There is so much to see and do when visiting Scotland’s Speyside region. The area is packed with golf courses, beautiful sandy beaches, stunning scenery, pretty villages, outstanding fly-fishing and fascinating historic monuments to visit, and that’s all in addition to its fame for fantastic whiskies.
For whisky lovers, the area has around 50 distilleries scattered around the valleys and is home to some of the biggest names in Scottish whisky, including The Glenlivet and Glenfiddich, the two best-selling single malt whiskies in the world. Some of the distilleries are open to visitors, providing tours and some even offer free samples.
Running through the region is the River Spey, famous for salmon fishing and by following its banks, by car and on foot, you will be able to appreciate the stunning natural beauty of an area shaped by the coastline of the Moray Firth to the north and the Cairngorm Mountains to the south.
If you are looking for somewhere to stay that is quirky, stylish, extravagant or just affordable, then there is plenty of choice of accommodation in Speyside. Choose from charming cottages, B&Bs, camping and self-catering lodges, to grand historic hotels. Speyside offers a wide variety of places that serve delicious food, whether you are looking for fine dining or something a little more rustic.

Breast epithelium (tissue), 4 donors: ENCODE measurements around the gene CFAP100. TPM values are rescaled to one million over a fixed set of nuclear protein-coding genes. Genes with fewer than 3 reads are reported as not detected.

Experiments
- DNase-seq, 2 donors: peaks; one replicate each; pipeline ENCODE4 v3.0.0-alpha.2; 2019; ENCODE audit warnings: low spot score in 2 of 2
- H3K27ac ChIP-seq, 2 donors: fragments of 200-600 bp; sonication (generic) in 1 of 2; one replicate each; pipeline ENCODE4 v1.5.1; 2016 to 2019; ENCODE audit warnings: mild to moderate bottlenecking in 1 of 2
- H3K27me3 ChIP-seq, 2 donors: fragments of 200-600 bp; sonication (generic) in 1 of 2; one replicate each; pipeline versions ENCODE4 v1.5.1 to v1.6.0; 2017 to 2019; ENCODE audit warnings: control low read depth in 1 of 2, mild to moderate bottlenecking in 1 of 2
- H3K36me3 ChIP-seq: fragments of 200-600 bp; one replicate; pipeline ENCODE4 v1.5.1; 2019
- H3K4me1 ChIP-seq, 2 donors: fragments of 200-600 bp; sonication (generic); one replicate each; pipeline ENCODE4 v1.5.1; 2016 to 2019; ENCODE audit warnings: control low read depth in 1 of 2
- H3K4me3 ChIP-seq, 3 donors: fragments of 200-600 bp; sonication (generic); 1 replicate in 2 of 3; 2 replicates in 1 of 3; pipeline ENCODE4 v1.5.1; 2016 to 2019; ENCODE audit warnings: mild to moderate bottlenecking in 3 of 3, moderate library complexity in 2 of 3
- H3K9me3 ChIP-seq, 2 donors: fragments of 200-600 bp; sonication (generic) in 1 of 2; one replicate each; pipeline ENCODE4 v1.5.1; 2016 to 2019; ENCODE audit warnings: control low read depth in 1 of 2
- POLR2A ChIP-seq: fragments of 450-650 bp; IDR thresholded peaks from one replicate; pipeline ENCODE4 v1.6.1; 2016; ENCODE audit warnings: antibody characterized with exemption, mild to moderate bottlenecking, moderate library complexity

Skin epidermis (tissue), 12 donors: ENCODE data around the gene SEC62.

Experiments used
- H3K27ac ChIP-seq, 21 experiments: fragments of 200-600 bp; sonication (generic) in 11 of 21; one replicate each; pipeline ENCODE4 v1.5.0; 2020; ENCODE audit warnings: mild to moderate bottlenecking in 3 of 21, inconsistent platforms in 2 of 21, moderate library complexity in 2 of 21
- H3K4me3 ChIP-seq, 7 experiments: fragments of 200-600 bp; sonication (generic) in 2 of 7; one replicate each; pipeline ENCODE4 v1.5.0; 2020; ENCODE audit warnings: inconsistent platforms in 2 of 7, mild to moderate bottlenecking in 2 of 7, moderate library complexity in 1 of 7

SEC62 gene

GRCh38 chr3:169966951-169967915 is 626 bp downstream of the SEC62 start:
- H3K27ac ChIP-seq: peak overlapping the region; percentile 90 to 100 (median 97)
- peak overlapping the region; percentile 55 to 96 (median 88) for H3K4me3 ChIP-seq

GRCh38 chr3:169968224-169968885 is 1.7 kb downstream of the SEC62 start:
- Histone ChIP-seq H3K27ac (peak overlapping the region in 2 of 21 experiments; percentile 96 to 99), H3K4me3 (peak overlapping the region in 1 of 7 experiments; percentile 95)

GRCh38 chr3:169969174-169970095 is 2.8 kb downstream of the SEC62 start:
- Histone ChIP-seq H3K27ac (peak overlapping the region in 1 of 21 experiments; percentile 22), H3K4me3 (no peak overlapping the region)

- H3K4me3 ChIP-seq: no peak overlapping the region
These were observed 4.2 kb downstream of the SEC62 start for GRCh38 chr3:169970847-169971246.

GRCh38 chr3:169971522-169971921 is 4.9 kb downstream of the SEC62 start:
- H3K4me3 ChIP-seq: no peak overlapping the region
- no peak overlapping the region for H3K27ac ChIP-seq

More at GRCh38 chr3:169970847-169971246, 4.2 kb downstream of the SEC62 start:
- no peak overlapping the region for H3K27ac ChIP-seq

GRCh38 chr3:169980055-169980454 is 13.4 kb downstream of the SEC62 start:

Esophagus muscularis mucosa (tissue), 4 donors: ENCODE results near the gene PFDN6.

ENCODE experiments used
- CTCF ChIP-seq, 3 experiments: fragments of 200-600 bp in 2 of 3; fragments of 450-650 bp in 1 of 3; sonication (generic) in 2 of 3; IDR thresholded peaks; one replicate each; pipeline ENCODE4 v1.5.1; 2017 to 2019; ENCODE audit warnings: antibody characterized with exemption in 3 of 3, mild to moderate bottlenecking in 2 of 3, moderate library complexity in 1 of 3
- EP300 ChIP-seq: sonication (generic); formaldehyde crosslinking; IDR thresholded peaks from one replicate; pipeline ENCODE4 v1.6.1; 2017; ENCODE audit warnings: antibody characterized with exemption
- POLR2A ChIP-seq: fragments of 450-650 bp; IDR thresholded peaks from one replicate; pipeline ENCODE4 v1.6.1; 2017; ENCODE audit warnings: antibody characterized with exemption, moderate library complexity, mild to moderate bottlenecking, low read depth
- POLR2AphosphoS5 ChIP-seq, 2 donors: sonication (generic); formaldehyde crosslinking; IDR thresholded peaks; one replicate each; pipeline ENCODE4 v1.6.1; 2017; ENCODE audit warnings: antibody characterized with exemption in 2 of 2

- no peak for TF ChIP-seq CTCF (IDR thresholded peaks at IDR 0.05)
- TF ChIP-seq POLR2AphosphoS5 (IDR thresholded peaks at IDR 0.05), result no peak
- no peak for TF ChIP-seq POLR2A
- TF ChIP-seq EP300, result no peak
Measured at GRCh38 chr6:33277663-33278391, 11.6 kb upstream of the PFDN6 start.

While you are visiting Speyside, keep an eye out for pine martin, red squirrels, red and roe deer and otters. Keep a look out up above you for ospreys and perhaps even a golden eagle. Local wildlife-watching tours are a great way to get to know the local wildlife and they run guided tours for individuals and groups.
If you enjoy having the chance to stretch your legs, The Speyside Way runs for 80 miles and is one of Scotland’s four official long distance walking routes. The route runs from Aviemore in the Cairngorms National Park, to Buckie, on the Moray coast. The road follows the course of the River Spey and is split into eight sections, so you don’t have to do the entire route if you don’t have the time or energy. The fourth section of the route, from Craigellachie to Ballindalloch, offers an enjoyable 12-mile walk that takes in Aberlour and Ballindalloch Castle.